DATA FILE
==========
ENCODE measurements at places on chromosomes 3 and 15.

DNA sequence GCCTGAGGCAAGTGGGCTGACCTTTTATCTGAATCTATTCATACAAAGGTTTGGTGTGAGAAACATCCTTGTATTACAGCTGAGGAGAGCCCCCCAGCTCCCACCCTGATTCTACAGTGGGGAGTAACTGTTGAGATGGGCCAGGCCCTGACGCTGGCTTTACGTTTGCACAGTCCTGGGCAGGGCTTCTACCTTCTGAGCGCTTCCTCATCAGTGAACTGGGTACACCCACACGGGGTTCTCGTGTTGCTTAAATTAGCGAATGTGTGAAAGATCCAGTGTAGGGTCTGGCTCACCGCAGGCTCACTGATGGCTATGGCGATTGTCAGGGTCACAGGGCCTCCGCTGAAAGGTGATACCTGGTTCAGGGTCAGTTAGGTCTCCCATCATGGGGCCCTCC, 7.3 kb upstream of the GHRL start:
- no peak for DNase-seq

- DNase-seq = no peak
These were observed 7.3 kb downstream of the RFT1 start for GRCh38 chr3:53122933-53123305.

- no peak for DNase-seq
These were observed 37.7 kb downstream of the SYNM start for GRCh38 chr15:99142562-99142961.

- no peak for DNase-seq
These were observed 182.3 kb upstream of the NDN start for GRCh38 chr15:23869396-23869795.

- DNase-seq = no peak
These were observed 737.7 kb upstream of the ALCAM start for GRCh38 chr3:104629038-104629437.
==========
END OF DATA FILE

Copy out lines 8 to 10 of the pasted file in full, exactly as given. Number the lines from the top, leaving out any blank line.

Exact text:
- no peak for DNase-seq
These were observed 182.3 kb upstream of the NDN start for GRCh38 chr15:23869396-23869795.

- DNase-seq = no peak